I wanted to say something, to try to reassure him. I wanted to tell him that it was okay to keep contact with those we love, despite what the others might think. After all, few and far between are the families that are as close as ours had been. I wanted to explain that what might have seemed silly to others might be fine for us. It was all a matter of how you looked at things.
Those are the things that I wanted to say; instead I remained silent, settling for the contentment that I found just in sharing the morning with him.
And so we stood there — on our little corner of the street — father and son, side by side, on an April Springfield morning. In my hand, I held to a package of bicycle parts, as in his heart Dusty must have held to his dreams of an upcoming father and son adventure. But perhaps in a deeper and even more real sense, Dusty and I were both struggling desperately to simply hold on to one another.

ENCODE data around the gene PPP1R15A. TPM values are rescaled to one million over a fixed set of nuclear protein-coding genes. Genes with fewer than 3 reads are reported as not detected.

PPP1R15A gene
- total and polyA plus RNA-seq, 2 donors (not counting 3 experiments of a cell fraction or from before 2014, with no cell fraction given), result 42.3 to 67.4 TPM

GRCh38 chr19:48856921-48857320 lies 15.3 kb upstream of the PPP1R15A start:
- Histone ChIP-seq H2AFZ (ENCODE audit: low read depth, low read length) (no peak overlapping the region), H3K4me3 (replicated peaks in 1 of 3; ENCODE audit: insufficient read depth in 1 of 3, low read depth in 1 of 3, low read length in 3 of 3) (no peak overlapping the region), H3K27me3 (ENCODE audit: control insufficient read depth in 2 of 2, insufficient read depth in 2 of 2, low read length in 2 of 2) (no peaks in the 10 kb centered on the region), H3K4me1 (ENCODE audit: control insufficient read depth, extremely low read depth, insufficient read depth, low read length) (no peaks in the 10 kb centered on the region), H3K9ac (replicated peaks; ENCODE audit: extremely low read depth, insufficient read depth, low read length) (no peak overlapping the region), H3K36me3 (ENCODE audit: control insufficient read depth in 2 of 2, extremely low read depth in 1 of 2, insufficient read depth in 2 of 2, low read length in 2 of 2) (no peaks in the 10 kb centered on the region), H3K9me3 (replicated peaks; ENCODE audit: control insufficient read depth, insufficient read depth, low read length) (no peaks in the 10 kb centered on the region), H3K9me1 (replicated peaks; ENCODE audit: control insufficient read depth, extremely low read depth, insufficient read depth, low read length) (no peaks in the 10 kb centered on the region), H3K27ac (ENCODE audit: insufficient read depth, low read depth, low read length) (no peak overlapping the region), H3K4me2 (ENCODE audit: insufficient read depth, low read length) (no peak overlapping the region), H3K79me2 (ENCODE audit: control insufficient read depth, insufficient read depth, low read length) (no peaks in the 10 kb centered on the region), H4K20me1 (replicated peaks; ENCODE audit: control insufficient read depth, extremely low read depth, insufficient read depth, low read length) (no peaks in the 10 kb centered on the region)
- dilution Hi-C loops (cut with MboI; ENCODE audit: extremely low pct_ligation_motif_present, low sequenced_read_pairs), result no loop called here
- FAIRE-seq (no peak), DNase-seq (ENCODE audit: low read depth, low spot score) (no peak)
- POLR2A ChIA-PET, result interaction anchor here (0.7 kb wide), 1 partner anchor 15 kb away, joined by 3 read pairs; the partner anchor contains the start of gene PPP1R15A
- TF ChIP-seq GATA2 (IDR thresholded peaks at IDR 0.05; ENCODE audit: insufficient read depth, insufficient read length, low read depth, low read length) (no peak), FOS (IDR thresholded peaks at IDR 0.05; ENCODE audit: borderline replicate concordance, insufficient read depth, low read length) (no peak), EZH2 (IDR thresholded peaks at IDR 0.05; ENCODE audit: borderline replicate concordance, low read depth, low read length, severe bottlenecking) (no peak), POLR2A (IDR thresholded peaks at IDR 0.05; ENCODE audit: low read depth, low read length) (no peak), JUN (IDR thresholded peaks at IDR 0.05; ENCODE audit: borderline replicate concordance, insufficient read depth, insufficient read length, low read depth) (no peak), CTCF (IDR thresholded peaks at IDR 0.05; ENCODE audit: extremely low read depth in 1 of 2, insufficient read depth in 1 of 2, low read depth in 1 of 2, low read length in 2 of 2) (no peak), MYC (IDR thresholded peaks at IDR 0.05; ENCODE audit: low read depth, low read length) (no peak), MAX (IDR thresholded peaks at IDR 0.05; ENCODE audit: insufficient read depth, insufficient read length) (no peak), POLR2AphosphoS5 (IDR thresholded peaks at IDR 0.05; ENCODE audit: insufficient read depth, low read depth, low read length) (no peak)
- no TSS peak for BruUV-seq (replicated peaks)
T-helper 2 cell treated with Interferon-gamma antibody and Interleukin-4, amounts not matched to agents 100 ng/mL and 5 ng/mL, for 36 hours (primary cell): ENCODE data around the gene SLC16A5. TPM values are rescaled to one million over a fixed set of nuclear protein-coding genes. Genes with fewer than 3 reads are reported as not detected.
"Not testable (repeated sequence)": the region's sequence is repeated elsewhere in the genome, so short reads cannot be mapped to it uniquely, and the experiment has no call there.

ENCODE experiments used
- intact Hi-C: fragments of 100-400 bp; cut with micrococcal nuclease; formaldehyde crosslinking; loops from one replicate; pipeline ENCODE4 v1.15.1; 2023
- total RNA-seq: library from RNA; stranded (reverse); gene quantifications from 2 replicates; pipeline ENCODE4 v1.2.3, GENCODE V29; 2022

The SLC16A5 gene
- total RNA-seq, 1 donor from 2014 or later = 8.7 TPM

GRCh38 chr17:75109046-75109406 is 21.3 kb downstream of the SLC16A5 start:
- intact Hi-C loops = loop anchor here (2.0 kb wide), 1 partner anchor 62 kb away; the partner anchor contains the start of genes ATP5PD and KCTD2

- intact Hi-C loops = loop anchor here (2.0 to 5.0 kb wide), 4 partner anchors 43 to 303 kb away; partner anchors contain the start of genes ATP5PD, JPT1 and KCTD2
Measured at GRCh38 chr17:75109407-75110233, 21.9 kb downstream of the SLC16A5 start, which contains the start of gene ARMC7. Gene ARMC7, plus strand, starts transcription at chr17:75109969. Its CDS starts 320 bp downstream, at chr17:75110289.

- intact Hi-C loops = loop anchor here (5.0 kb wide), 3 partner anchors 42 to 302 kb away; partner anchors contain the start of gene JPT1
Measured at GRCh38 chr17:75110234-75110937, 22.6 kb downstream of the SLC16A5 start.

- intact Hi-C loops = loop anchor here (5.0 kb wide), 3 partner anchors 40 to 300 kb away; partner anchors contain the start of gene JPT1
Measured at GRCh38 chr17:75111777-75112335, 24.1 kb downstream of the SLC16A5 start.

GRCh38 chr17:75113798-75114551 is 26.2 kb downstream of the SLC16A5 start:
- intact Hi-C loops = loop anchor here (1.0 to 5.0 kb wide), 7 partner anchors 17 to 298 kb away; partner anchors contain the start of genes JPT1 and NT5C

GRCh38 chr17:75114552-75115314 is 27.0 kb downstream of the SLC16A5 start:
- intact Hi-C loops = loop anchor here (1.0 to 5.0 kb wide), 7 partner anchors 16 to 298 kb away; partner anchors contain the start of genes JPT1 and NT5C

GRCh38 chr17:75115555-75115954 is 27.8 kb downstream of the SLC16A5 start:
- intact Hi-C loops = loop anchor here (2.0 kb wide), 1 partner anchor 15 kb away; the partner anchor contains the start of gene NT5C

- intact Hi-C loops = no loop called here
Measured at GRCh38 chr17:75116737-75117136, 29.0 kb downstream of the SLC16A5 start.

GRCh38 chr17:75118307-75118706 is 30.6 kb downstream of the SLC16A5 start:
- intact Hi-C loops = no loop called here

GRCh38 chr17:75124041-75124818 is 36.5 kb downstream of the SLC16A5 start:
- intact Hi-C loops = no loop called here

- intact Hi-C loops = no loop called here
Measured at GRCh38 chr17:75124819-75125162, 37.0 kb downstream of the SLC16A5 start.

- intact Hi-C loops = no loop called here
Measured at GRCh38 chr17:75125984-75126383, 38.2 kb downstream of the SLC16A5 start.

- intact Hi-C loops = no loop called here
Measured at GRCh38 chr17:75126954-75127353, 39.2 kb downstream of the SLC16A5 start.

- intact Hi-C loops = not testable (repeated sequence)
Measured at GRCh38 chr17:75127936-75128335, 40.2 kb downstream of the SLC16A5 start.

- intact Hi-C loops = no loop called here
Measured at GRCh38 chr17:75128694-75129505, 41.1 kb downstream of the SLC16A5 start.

Saddened by the very passage of time, I tried to understand. Then, closing my eyes, I breathed a silent prayer, “God, help me to accept what I know must eventually come to be.”
When I looked back to Dusty, I saw my son again, but this time it was in a new light. He was not a baby anymore. The pudgy round-faced boy I once knew was now quickly turning into a fine young man. He was growing tall, lean, strong, and no longer did he look to me for approval in everything he did. He was developing his own vision of how his life should be, and with it came his own thoughts, his own feelings, his own dreams…
It was there at that street corner in Springfield that God reminded me of yet another set of hands, which, over the course of Dusty’s lifetime had come to mean so much to me — the nail scarred hands of my Lord and Savior Jesus Christ.
You see, for the first time, it occurred to me that morning that those hands — those nail scarred hands — were the same hands that have shaped and molded the lives of hundreds of millions throughout the years. They were hands that have healed the sick and brought sight to the blind; fed the multitudes and have allowed the lame to walk. They are the hands of life, the hands that have dried the tears, and comforted the souls of men, women and children throughout the course of time. They represent the hands of God, and they are the hands that are working in our lives even today, if only we allow them.